This week, the World Economic Forum hosts its Annual Meeting 2021 virtually, rather than in the usual backdrop of snowy Davos, Switzerland. Its program focuses on building back the world after the pandemic and doing it in a more sustainable way. The agenda consists of themes such as saving the planet, developments in medical science, disruptive technologies, and the future of work, with a prime focus on stakeholder capitalism. We find ourselves in times of transformation and new ways of doing things can help build the future.
The 2020 UN Future Possibilities report agrees and has identified six trends that have the potential to accelerate systemic change. The report also emphasizes the importance of stakeholder participation and commitment. Take a system like healthcare – it involves people such as patients, healthcare professionals, insurance companies, pharmaceutical firms, the government and many more to realize change. Traditional industrial policies must become transformational policies by following a positive, opportunity-focused approach to transformations.
One of the transformational trends highlighted in the Future Possibilities report is circular economy, which addresses the need to reduce environmental impact by optimizing the use of resources and reducing waste. As the name suggests, it is an economic system of closed loops, where resources lose their value as little as possible and where primarily renewable energy sources are used. While many are familiar with the 3R-approach of reducing, reusing and recycle, circular economy also involves sharing, leasing, repairing and refurbishing existing materials.
With systems thinking at its core, it provides an opportunity to rethink your business model. The Future Possibilities report states that circular economy has an overwhelming potential of $4.5 trillion by the year 2025. It identifies opportunities in financial services, consumer goods, energy, oil and gas, and information and communication technologies.
Let us take the example of circular economy in the postal business, subject of Finch & Beak’s forthcoming research report on Impact Measurement & Valuation. Globally, postal companies deliver millions of parcels each day – especially in times of COVID-19 where shops in certain countries are closed and goods can only be ordered online. This huge increase in volume is a driving force for postal companies to look at their impact on the environment and communities.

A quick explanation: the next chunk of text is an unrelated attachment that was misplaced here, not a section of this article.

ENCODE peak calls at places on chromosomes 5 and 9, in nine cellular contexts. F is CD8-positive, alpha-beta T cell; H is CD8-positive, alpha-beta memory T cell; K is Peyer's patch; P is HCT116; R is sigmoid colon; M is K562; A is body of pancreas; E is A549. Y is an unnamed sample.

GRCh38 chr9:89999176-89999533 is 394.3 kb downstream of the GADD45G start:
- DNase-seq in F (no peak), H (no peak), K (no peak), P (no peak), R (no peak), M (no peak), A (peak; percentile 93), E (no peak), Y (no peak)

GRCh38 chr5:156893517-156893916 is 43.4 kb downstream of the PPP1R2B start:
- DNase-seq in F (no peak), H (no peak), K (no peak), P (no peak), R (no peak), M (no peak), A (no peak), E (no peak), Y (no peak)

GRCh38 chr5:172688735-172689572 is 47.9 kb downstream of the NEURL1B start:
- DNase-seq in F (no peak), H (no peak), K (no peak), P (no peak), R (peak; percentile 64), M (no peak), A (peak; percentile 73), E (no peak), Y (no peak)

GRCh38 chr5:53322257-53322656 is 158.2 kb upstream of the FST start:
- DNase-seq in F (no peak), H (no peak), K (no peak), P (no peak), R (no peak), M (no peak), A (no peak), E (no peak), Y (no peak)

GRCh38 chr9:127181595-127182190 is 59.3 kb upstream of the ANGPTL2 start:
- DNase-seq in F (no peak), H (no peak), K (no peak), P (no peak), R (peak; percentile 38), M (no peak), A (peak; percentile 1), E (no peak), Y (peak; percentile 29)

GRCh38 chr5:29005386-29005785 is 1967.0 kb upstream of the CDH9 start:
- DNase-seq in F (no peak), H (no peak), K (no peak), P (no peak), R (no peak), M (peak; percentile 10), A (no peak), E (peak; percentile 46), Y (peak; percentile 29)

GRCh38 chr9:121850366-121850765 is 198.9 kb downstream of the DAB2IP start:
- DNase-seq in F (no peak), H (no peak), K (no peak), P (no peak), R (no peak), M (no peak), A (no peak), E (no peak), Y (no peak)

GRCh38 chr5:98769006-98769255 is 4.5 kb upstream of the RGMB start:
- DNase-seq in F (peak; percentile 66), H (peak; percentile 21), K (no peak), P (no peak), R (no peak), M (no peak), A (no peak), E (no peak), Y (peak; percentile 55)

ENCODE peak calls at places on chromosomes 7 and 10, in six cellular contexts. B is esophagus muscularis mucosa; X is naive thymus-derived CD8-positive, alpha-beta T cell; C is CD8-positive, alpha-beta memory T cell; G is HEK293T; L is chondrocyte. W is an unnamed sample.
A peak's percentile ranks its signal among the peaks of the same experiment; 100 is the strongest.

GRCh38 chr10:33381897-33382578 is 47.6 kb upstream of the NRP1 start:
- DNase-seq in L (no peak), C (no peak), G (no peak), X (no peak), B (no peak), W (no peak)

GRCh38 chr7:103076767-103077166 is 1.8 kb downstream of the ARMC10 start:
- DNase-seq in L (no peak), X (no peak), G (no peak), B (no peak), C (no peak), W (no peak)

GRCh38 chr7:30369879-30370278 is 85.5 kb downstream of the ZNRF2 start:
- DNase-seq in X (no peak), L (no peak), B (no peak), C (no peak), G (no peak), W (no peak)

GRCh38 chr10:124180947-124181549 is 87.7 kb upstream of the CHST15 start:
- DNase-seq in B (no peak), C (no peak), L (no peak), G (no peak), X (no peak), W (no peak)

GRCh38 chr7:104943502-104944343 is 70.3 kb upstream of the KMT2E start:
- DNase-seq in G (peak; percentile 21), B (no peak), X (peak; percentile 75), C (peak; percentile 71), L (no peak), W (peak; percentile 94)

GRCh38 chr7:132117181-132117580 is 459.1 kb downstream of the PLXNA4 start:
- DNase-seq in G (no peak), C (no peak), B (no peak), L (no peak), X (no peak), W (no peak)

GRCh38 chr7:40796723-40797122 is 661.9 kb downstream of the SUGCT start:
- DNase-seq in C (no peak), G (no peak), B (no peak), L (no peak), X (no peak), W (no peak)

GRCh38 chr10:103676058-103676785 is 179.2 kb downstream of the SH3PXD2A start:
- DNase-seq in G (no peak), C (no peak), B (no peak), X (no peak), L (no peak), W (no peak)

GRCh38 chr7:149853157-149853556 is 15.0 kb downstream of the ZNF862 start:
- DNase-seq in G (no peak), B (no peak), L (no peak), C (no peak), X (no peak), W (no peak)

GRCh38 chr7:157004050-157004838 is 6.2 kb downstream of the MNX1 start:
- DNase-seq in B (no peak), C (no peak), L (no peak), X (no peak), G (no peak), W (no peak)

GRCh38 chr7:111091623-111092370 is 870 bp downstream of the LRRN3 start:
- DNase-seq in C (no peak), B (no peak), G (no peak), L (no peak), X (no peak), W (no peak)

Postal companies have already taken measures, such as delivering with electric vehicles and cargo bikes to reduce emissions, noise and traffic. Some postal companies have put effort in looking beyond their own value chain, at reverse logistics where principles of circular economy are integrated.
There are examples of postal companies, such as Posten Norge and PostNL picking up clean waste streams, such as coffee grounds, citrus peels, packaging materials and coffee cups, thus rewriting waste management policies. Similar initiatives have also been created for specific consumer electronics and other small home appliances, that cannot be thrown out with the normal trash. For instance, POST Luxembourg reported that 2,114 old mobile phones and smartphones were collected in 2019 to give them a second life or to be recycled.
A recent development of reverse logistics pioneered by PostNL and Royal Mail Group, is the introduction of returns option, which lets consumers return their parcel with a deliverer who is already at the door for another delivery. Once again, emphasis must be put on the importance of collaboration between the stakeholders it involves. The company selling the product must provide the consumer with a reusable parcel delivery bag, that is also suitable for the deliverer picking the parcel up again.
All in all, we have seen that a pandemic can reveal underlying issues, especially in the social and environmental field. Yet, it also accelerates transformations. Circular economy to be a transformational direction that provides plenty of opportunities to emerge stronger and more sustainably. Let us take a positive outlook on the post-COVID 19 economy and #BuildBackBetter. And remember, collaboration is the key to successful transformation.
Circular economy is a transformational trend that creates possibilities, and your company may be looking to initiate or streamline its approach to it. For this purpose, Finch & Beak has designed a Circular Economy Sprint specifically for companies looking to unleash the massive potential of the circular economy by downsizing it to a tangible and specific action plan. As a self-liquidating project investment, after 7 weeks you know the most valuable circular economy business opportunities and how to achieve them. Please contact Jan van der Kaaij, Managing Partner, at firstname.lastname@example.org or +31 6 28 02 18 80 to leverage your business opportunities from the circular economy.